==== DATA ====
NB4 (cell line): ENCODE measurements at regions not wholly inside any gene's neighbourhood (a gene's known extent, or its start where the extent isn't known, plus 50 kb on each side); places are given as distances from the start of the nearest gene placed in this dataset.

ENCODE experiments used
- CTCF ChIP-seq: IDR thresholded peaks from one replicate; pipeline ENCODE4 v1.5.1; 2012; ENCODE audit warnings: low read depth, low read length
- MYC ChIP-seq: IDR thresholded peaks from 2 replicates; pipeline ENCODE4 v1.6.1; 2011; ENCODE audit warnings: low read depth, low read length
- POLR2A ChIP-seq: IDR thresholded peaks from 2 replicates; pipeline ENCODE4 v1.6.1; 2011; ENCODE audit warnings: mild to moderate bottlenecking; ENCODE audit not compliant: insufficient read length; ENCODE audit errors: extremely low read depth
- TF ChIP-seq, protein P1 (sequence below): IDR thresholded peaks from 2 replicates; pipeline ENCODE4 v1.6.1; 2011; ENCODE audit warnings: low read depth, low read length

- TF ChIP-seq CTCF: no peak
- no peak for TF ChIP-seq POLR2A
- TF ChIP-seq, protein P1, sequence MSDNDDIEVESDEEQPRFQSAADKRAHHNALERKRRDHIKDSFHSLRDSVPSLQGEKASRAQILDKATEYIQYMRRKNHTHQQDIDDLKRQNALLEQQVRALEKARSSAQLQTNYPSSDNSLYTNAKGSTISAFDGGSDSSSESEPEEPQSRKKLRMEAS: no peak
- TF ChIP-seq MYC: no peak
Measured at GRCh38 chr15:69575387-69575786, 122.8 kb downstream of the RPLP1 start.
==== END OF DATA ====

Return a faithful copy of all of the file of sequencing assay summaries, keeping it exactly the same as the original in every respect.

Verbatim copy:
NB4 (cell line): ENCODE measurements at regions not wholly inside any gene's neighbourhood (a gene's known extent, or its start where the extent isn't known, plus 50 kb on each side); places are given as distances from the start of the nearest gene placed in this dataset.

ENCODE experiments used
- CTCF ChIP-seq: IDR thresholded peaks from one replicate; pipeline ENCODE4 v1.5.1; 2012; ENCODE audit warnings: low read depth, low read length
- MYC ChIP-seq: IDR thresholded peaks from 2 replicates; pipeline ENCODE4 v1.6.1; 2011; ENCODE audit warnings: low read depth, low read length
- POLR2A ChIP-seq: IDR thresholded peaks from 2 replicates; pipeline ENCODE4 v1.6.1; 2011; ENCODE audit warnings: mild to moderate bottlenecking; ENCODE audit not compliant: insufficient read length; ENCODE audit errors: extremely low read depth
- TF ChIP-seq, protein P1 (sequence below): IDR thresholded peaks from 2 replicates; pipeline ENCODE4 v1.6.1; 2011; ENCODE audit warnings: low read depth, low read length

- TF ChIP-seq CTCF: no peak
- no peak for TF ChIP-seq POLR2A
- TF ChIP-seq, protein P1, sequence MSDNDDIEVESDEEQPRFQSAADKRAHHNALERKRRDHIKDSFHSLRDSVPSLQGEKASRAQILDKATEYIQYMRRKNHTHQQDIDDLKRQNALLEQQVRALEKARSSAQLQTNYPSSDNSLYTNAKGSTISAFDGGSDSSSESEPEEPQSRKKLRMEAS: no peak
- TF ChIP-seq MYC: no peak
Measured at GRCh38 chr15:69575387-69575786, 122.8 kb downstream of the RPLP1 start.